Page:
The number of U.S. deaths from COVID-19 has surpassed 775,000. But left behind are tens of thousands of children — some orphaned entirely — after their parents or a grandparent who cared for them died. In this report co-produced with the NewsHour, Kaiser Health News correspondent Sarah Varney looks at the risks these grieving children face to their well-being, both in the short and long term.

Death Has Many Names

Not a day goes by that speakers of the Yoruba language do not make mention of death as both a phenomenon and a certainty.

Jacob Kehinde Olupona

By George Yancy

This month’s conversation in our series exploring religion and death is with Jacob Kehinde Olupona, a professor of African religious traditions at Harvard Divinity School. He is the author of “City of 201 Gods: Ilé-Ifè in Time, Space, and the Imagination” and “African Religions: A Very Short Introduction.” In this discussion we focused on the religious tradition of the Yoruba people. Previous interviews in this series — with scholars from the Buddhist, Christian, Jewish, Muslim, Jain, Taoist and atheist traditions — can be found here. George Yancy

George Yancy: Here in the West, where a few monotheistic religions dominate the culture, knowledge and understanding of Indigenous African religious practices is rare. Is Yoruba monotheistic or polytheistic? Or is it something else entirely?

Jacob Kehinde Olupona: Yoruba religion manifests elements of both. It differs from many world religions that define their cosmology primarily in theistic terms. Yoruba religion focuses on the lived religious experience of the people rather than on systematized beliefs and creeds as we see in other world religions such as Islam and Christianity. Yoruba religious traditions are woven around oral traditions and practices. The spiritual realm exists parallel to the human realm and it accommodates the Supreme Being, gods, ancestors and minor spiritual entities who interact with the human realm at different levels.

Central to the Yoruba religious worldview is the notion of (Ase), which Rowland Abiodun has characterized as “the empowered word that must come to pass,” “life force” and “energy” that regulates all movement and activity in the universe. Religious activities are mostly communal and are guided by specialists, custodians and leaders of the traditions: sacred kings, diviners, priests, priestesses and healers, all of whom are integral to maintaining the balance in the cosmos.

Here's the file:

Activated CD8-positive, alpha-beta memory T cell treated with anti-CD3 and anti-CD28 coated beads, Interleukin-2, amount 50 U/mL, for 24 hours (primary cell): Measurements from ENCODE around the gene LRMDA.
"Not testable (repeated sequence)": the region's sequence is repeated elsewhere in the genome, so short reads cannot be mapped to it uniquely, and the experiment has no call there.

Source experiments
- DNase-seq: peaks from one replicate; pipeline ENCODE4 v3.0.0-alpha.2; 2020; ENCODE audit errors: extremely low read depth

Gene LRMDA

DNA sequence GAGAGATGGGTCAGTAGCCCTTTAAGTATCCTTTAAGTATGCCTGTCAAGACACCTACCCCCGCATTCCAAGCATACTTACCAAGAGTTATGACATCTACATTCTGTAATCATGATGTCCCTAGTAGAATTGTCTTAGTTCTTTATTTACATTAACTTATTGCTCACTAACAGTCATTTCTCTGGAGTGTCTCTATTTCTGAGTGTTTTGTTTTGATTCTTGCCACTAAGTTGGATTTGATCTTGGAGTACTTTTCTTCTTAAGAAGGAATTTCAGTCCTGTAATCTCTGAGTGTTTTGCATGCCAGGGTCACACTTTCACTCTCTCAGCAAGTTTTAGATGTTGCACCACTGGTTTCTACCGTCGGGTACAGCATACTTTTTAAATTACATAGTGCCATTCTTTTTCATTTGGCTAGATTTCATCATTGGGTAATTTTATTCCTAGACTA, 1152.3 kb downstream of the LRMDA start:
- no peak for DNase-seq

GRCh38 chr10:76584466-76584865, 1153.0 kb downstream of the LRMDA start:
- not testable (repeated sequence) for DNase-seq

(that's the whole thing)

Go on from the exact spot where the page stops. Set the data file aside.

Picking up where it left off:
The Yoruba conceive the world as two halves of a gourd — the one we live in and the one where the deities and ancestors live. In between these two spheres, there are forces, mainly malevolent in nature (ajogun, or warriors), as Wande Abimbola calls them, who must be constantly placated, sometimes with sacrifices, to prevent them from wreaking havoc on earth. In short, human devotional practices play a central role in regulating the activities of ajogun and in keeping the Yoruba universe in equilibrium.

Yancy: In the West, Indigenous African religions are often dismissed as “primitive” or “superstitious” by those who don’t know them. Can you give readers unfamiliar with African religious traditions some sense of the history and complexity of the Yoruba people and their culture?

Olupona: The Yoruba people, who live primarily in southwest Nigeria, are one of the largest ethnic groups in West Africa. Yoruba people are also found in the Republic of Benin, Togo, Sierra Leone and several other countries. As a result of the trans-Atlantic slave trade, between the 16th and 19th centuries, a large number of Yoruba were taken to the Caribbean, North America and South America, where they had significant influence on the culture and religion of the New World.

Yancy: So in some sense, influences of Yoruba culture and sensibility are already here in the West, and have been for centuries. What about the main population in Nigeria?

Olupona: The origin of the Yoruba in Nigeria is slightly more complex. According to the Yoruba origin myth, the world was created in the sacred city of Ilé-Ifè, where the Yoruba civilization blossomed in the ninth century and grew to become one of the largest empires in West Africa. While the Yoruba Empire Oyo is now acknowledged as the source of the standard and contemporary Yoruba language, culture and value system, it is to Ilé-Ifè (the ancient and sacred city of the Yoruba) that scholars now believe all other Yoruba settlements owe their unrivaled urban culture and robust cosmopolitan city states. Other origin myths allude to Yoruba migration from distant places to their current homes, but that has not been substantiated by archaeology or in the Yoruba culture more broadly.

Yancy: How do Yoruba believers think about the reality and meaning of death?

Olupona: Death as a palpable force looms large in the Yoruba religious and social consciousness. From cosmology to various ritual practices and genres of oral traditions such as proverbs, poetry and short stories are all brought to bear on the reality of death. Not a day goes by that speakers of the Yoruba language do not make mention of death as both a phenomenon and a certainty.